UAE. The Dubai Chamber of Commerce and Industry (DCCI) conducted a study to explore investment opportunities for GCC countries in Latin America and create a roadmap for bilateral relations between the two regions.
The study comes in the lead-up to the Global Business Forum (GBF) on Latin America, which the Chamber is preparing to host on November 9 and 10 at Atlantis, The Palm, Dubai. The research identified the most promising sectors for cooperation between the two regions. These included agricultural and food products, aviation services, logistics, industry, banking and finance, trade, and investment.
His Excellency Hamad Buamim, President and CEO of Dubai Chamber, said: “This study identifies opportunities within key strategic sectors, as well as the prominent economic traits for the countries of the Gulf Cooperation Council and their Latin American counterparts.”
Buamim added: “This year’s Forum welcomes high-profile decision makers, entrepreneurs, and creatives, which presents an ideal setting for exchanging ideas and insights and creating new avenues for cooperation between the two regions. Our main objective from organising this forum is to promote the UAE market and attract foreign investments. We are also looking to bolster trade ties between GCC countries and Latin America, and to find new ways to develop business and find solutions for the challenges inhibiting the economies of both our regions.”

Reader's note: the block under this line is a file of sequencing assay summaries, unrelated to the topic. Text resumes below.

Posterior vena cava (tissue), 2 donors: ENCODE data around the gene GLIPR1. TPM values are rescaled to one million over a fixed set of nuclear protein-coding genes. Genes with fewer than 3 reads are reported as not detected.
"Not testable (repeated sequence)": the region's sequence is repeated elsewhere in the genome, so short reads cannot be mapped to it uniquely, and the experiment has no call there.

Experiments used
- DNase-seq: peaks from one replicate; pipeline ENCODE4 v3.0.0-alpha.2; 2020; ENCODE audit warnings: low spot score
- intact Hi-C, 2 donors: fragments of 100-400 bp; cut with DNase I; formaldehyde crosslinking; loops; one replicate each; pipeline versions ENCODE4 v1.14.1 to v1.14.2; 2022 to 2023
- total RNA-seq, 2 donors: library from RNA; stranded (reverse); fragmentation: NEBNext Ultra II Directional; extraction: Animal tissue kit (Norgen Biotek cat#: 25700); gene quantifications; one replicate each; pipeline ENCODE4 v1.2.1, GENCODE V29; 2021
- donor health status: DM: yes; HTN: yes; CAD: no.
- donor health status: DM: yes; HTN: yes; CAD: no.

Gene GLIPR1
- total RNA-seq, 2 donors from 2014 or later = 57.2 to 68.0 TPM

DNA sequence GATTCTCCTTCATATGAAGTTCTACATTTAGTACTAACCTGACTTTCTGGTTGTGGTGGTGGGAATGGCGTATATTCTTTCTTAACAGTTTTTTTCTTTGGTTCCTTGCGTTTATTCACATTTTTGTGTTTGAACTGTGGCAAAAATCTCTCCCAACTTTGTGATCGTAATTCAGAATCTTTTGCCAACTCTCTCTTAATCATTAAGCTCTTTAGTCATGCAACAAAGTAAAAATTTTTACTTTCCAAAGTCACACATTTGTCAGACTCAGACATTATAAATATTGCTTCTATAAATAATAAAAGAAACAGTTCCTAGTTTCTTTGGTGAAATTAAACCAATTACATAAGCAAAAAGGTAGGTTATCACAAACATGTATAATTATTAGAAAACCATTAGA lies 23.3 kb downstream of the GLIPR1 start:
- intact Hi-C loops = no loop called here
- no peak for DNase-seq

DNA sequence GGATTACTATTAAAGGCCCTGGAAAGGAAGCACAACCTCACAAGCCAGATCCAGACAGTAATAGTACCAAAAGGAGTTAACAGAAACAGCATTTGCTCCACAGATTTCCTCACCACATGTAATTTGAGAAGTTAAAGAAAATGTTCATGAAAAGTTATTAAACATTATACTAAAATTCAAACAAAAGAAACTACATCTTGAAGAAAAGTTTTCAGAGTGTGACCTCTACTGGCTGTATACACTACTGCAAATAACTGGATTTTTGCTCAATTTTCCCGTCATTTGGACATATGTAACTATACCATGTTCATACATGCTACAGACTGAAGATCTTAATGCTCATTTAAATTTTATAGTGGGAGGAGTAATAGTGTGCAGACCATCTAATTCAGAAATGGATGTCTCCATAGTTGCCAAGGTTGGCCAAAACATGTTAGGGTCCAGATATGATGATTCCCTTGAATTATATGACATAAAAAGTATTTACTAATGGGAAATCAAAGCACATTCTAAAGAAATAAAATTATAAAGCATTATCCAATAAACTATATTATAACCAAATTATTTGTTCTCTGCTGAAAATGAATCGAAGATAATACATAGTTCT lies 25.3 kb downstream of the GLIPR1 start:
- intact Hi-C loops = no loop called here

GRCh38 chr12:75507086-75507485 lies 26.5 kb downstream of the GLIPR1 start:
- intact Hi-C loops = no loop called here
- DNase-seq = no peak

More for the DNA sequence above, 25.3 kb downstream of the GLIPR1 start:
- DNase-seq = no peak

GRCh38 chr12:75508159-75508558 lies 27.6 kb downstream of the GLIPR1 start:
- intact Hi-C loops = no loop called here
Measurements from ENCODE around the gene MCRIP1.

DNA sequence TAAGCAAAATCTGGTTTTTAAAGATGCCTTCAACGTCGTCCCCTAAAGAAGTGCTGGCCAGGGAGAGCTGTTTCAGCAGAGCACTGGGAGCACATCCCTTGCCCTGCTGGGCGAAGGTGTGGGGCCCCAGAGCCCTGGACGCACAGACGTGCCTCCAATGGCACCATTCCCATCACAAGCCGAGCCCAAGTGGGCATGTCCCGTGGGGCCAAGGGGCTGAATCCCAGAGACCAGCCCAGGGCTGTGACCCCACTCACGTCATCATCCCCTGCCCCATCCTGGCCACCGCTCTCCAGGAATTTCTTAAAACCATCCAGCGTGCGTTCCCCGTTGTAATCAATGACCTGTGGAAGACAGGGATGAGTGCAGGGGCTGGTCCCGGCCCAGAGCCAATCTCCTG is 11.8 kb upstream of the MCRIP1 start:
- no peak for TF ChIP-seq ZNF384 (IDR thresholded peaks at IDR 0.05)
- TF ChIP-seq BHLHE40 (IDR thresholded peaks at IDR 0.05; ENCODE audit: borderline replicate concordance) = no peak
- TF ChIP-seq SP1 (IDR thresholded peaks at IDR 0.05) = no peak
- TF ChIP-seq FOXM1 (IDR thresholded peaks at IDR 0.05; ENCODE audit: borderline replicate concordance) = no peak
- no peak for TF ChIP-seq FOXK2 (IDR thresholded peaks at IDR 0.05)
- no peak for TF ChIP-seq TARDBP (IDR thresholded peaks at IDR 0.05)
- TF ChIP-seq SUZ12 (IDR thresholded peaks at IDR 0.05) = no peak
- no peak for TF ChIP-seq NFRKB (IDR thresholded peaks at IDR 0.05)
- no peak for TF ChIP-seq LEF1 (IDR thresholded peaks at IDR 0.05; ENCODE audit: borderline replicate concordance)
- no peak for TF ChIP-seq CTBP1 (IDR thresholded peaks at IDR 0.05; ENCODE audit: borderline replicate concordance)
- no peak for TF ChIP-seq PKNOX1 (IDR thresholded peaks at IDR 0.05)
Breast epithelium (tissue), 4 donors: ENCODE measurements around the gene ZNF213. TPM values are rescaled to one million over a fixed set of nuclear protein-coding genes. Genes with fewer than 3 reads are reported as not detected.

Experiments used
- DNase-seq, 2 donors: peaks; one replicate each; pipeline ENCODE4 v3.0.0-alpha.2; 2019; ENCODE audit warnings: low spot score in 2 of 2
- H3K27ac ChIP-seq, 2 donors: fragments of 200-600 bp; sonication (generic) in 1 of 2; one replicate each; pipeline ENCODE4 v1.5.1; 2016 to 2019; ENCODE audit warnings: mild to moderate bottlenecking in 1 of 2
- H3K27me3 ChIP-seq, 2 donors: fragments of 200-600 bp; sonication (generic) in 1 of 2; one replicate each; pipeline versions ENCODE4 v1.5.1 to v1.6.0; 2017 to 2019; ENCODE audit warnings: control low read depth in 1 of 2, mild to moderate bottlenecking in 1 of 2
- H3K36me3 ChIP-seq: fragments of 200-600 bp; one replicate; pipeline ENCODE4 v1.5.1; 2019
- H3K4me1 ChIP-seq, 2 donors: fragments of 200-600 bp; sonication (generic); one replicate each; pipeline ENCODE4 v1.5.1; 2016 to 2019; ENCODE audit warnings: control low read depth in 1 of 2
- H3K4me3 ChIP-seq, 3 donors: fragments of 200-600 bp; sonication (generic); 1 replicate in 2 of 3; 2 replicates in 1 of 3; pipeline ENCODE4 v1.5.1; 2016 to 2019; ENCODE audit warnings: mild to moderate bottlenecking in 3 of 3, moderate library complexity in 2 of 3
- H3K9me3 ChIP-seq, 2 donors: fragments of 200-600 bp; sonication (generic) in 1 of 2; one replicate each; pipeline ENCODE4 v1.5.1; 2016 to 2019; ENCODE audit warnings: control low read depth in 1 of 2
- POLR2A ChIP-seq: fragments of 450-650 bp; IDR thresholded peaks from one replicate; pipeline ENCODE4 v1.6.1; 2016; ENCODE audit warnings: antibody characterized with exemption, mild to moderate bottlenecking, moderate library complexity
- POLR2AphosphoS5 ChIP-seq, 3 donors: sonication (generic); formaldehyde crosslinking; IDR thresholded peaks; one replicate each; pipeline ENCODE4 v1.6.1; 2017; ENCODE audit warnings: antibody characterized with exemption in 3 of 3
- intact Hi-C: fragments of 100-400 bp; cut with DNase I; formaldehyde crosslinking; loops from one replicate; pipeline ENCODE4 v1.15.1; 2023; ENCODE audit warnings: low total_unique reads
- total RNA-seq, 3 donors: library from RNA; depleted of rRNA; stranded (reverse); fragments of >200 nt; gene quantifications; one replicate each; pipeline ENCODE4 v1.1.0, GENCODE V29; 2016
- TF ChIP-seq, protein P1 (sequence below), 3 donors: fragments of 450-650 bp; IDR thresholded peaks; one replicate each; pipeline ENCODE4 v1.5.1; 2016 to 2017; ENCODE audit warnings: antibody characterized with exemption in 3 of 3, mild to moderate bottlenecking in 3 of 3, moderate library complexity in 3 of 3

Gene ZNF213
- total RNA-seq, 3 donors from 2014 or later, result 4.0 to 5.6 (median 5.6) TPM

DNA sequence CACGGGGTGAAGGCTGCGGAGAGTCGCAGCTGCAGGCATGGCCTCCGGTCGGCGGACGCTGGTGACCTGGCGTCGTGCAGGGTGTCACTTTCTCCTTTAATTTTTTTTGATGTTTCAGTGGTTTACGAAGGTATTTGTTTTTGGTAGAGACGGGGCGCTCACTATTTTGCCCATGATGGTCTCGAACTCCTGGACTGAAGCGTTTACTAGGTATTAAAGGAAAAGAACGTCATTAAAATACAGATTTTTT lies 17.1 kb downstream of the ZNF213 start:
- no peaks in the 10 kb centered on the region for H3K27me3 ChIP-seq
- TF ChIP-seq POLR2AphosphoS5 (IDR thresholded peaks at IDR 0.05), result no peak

The study underlines the importance of developing the aviation sector to include direct flights to and from Latin America, seeing as the Gulf occupies a central geographical position, which enables it to be a hub connecting Latin America to major destinations such as China and Japan, all while shortening the duration and the journey, the number of stops, and the cost.
With that in mind, Emirates Airline – Dubai’s national carrier – has recently signed an agreement to exchange codes with Brazilian Airlines GOL, which allows travellers to book flights with both airlines using one booking and increases connectivity between Brazil and the GCC. The agreement is expected to be expanded to include the rest of Latin America and the Caribbean.
On the same note, the study goes on to note the positive effect that the mutual diplomatic visits have had on the bilateral relations between the countries in the GCC and Latin America. The report specifically highlights the 2014 visit of His Highness Sheikh Mohammed bin Rashid Al Maktoum, Vice President and Prime Minister of the UAE and Ruler of Dubai, to Mexico, Brazil, Argentina, and Chile, and the benefits it had on the bilateral relations between the UAE and these countries.
As for the Trans-Atlantic shipping, ports, and logistics sectors, DP World stands out as the largest GCC investor in Latin America, injecting as much as $4 billion in investments all across the region. In June 2016, DP World won the exclusive rights to develop and run a deep-water port in Posorja, Ecuador, for 50 years – Posorja lies in close proximity of Guayaquil, the country’s commercial capital.
What is more, DP World provides a number of small Dubai-based logistics companies with aerial support and shipping in several parts of Latin America, either directly or through partnerships that facilitate the movement of goods and people and, subsequently, multiply commercial opportunities.
As far as the agricultural and food product sector is concerned, the study reveals that GCC countries depend heavily on the import of such materials, whereby imported food products make up 80 per cent of local food consumption. GCC countries, in fact, all ranked within the 22 to 30 most vulnerable countries in the International Monetary Fund’s (IMF) Global Food Security Index 2016.